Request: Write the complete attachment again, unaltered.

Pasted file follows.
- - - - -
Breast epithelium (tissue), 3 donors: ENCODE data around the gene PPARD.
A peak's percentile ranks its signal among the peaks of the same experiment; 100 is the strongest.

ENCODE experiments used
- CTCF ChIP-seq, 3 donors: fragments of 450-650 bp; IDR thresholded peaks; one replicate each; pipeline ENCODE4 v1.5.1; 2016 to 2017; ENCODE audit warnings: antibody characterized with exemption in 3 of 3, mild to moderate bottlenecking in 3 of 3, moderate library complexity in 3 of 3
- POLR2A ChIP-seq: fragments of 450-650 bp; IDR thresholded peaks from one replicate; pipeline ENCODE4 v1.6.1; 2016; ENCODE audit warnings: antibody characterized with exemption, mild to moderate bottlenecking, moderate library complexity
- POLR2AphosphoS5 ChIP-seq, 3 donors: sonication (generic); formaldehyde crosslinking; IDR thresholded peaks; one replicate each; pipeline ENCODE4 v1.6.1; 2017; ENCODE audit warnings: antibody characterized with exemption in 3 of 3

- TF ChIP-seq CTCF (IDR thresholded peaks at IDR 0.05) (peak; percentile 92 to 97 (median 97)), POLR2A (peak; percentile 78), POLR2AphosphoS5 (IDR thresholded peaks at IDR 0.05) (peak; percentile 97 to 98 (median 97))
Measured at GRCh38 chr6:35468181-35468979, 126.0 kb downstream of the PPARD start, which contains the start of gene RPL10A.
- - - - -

Breast epithelium (tissue), 3 donors: ENCODE data around the gene PPARD.
A peak's percentile ranks its signal among the peaks of the same experiment; 100 is the strongest.

ENCODE experiments used
- CTCF ChIP-seq, 3 donors: fragments of 450-650 bp; IDR thresholded peaks; one replicate each; pipeline ENCODE4 v1.5.1; 2016 to 2017; ENCODE audit warnings: antibody characterized with exemption in 3 of 3, mild to moderate bottlenecking in 3 of 3, moderate library complexity in 3 of 3
- POLR2A ChIP-seq: fragments of 450-650 bp; IDR thresholded peaks from one replicate; pipeline ENCODE4 v1.6.1; 2016; ENCODE audit warnings: antibody characterized with exemption, mild to moderate bottlenecking, moderate library complexity
- POLR2AphosphoS5 ChIP-seq, 3 donors: sonication (generic); formaldehyde crosslinking; IDR thresholded peaks; one replicate each; pipeline ENCODE4 v1.6.1; 2017; ENCODE audit warnings: antibody characterized with exemption in 3 of 3

- TF ChIP-seq CTCF (IDR thresholded peaks at IDR 0.05) (peak; percentile 92 to 97 (median 97)), POLR2A (peak; percentile 78), POLR2AphosphoS5 (IDR thresholded peaks at IDR 0.05) (peak; percentile 97 to 98 (median 97))
Measured at GRCh38 chr6:35468181-35468979, 126.0 kb downstream of the PPARD start, which contains the start of gene RPL10A.